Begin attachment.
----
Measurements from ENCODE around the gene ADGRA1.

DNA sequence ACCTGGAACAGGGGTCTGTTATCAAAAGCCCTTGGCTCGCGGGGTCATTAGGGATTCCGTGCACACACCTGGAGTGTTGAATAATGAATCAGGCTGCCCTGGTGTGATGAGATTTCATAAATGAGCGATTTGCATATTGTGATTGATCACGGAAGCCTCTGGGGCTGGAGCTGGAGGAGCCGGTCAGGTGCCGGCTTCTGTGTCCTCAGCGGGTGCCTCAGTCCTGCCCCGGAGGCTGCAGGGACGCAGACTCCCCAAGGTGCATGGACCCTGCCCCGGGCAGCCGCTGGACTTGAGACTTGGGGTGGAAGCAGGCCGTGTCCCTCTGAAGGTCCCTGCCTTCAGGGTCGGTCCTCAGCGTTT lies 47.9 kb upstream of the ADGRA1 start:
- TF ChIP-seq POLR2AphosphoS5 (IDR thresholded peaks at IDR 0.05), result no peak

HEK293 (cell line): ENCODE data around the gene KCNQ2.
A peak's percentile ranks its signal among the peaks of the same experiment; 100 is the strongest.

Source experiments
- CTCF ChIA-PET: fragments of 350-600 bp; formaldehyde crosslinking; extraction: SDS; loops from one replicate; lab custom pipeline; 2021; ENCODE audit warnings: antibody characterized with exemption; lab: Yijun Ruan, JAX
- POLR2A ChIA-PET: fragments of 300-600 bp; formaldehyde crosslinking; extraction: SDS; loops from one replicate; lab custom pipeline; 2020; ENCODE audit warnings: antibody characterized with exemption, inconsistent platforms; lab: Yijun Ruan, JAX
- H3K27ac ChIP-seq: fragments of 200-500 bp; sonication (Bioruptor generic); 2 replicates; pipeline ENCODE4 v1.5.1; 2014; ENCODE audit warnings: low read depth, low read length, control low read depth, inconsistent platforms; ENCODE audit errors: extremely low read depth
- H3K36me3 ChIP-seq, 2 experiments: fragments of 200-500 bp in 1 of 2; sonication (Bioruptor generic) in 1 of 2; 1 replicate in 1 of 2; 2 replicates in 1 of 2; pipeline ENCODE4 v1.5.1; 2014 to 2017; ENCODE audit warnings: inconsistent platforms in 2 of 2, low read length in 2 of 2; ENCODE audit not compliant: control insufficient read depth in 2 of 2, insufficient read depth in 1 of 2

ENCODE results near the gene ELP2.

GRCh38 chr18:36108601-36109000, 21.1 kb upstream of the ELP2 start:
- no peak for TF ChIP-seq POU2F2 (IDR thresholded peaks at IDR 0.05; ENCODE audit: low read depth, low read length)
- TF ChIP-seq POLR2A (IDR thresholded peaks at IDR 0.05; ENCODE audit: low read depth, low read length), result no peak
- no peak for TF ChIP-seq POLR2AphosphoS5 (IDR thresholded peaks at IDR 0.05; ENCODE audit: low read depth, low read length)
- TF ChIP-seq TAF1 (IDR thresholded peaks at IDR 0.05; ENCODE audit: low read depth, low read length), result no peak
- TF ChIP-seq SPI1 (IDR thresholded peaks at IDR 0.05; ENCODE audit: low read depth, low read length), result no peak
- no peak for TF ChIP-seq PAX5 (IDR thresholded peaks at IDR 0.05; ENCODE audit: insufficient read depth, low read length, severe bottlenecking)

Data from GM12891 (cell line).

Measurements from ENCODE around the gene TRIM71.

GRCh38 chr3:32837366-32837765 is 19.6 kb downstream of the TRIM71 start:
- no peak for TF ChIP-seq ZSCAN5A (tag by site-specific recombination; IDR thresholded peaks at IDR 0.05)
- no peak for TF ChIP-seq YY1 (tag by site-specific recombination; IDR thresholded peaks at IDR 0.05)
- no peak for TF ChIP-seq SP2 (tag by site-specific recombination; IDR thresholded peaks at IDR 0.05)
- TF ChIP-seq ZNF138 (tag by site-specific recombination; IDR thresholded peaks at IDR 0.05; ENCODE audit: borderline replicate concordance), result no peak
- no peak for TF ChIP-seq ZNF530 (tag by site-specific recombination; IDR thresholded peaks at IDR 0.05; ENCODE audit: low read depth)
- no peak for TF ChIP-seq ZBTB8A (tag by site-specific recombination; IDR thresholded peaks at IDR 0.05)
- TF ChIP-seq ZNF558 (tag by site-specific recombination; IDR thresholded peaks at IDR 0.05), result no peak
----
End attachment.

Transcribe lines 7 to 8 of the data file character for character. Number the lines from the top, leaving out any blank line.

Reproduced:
- CTCF ChIA-PET: fragments of 350-600 bp; formaldehyde crosslinking; extraction: SDS; loops from one replicate; lab custom pipeline; 2021; ENCODE audit warnings: antibody characterized with exemption; lab: Yijun Ruan, JAX
- POLR2A ChIA-PET: fragments of 300-600 bp; formaldehyde crosslinking; extraction: SDS; loops from one replicate; lab custom pipeline; 2020; ENCODE audit warnings: antibody characterized with exemption, inconsistent platforms; lab: Yijun Ruan, JAX